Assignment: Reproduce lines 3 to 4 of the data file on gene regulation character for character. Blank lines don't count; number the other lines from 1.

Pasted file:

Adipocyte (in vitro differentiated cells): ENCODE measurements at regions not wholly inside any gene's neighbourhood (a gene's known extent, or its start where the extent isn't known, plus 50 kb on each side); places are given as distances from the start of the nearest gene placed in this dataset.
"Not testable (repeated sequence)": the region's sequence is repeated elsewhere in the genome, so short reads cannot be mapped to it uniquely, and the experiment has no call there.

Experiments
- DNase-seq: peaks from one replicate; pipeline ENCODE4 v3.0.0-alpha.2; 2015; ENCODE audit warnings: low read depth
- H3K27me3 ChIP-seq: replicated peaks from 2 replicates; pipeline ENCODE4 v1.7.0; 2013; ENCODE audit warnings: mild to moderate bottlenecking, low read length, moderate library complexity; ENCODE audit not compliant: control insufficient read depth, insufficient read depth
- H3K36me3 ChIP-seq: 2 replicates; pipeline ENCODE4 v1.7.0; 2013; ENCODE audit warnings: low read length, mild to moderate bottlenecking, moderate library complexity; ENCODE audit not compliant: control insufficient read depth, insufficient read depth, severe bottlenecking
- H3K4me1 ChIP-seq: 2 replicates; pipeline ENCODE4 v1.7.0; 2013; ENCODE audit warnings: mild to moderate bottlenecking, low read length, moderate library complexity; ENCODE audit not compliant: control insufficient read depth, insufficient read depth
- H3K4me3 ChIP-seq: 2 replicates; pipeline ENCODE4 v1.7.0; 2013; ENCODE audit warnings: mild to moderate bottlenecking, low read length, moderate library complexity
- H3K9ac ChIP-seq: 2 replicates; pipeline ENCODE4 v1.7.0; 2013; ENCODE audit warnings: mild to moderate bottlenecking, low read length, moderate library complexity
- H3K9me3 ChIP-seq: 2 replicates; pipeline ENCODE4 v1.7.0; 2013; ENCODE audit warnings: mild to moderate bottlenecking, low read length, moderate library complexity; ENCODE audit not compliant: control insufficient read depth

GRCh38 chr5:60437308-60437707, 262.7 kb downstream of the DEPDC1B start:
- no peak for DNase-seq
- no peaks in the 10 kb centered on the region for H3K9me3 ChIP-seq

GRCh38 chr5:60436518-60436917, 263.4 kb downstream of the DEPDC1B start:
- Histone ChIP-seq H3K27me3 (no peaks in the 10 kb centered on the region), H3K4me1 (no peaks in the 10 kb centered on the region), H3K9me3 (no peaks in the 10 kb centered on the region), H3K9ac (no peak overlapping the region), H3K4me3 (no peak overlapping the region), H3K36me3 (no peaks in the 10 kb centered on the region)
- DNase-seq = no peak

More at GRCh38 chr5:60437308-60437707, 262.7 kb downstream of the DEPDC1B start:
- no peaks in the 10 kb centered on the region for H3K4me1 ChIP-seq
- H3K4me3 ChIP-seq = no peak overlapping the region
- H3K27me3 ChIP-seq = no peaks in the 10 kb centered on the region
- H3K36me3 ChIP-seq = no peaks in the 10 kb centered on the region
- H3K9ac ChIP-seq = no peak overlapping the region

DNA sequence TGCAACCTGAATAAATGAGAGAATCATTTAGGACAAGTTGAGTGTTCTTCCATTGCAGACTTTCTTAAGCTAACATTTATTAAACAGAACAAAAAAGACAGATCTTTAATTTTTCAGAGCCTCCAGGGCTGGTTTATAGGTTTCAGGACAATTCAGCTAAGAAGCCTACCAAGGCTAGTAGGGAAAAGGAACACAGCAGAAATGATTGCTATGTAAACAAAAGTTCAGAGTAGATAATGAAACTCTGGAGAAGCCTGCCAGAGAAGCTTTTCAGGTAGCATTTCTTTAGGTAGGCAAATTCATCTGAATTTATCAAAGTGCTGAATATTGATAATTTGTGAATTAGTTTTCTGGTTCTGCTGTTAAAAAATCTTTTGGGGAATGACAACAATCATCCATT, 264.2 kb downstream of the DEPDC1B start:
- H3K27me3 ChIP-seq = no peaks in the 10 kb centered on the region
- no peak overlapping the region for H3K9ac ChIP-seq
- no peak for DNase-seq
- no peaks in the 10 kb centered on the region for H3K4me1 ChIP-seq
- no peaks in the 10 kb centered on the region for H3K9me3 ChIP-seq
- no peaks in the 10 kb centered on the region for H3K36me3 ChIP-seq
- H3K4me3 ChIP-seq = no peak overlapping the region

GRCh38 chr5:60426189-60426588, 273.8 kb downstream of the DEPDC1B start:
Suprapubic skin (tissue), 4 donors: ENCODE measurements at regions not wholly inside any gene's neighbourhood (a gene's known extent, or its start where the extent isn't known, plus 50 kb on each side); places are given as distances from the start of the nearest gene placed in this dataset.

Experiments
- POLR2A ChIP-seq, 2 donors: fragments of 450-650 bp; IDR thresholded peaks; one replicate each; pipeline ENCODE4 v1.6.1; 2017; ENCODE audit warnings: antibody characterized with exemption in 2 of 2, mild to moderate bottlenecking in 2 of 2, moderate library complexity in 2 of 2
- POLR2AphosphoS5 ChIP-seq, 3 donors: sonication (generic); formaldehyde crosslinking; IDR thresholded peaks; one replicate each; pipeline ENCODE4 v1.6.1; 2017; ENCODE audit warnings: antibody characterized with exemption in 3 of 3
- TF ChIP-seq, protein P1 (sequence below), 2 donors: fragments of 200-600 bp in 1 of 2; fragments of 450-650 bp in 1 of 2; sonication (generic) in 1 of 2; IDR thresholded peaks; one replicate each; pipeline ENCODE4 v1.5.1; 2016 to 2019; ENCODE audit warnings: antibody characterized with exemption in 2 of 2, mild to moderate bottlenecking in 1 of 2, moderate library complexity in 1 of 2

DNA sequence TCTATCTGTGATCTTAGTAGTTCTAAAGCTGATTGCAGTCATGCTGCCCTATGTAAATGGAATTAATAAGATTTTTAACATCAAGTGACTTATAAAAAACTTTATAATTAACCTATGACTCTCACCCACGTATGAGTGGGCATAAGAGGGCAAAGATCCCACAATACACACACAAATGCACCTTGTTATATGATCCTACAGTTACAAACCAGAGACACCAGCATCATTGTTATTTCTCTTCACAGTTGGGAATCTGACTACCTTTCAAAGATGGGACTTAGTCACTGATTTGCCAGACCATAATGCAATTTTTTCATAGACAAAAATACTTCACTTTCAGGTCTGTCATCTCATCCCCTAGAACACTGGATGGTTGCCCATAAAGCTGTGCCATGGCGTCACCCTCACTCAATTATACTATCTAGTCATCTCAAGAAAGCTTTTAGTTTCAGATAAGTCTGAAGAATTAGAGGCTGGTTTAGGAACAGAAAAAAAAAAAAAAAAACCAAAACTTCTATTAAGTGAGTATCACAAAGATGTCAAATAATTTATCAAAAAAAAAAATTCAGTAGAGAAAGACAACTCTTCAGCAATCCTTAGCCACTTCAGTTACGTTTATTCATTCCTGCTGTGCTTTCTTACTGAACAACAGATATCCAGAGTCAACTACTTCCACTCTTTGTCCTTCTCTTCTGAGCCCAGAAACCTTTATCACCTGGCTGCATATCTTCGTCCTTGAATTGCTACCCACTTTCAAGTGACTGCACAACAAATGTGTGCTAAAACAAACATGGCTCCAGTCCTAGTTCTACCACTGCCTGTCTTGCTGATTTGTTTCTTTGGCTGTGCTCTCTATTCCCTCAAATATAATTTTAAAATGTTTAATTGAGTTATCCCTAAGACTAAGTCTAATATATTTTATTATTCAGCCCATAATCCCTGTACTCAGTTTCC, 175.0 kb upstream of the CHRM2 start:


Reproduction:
Experiments
- DNase-seq: peaks from one replicate; pipeline ENCODE4 v3.0.0-alpha.2; 2015; ENCODE audit warnings: low read depth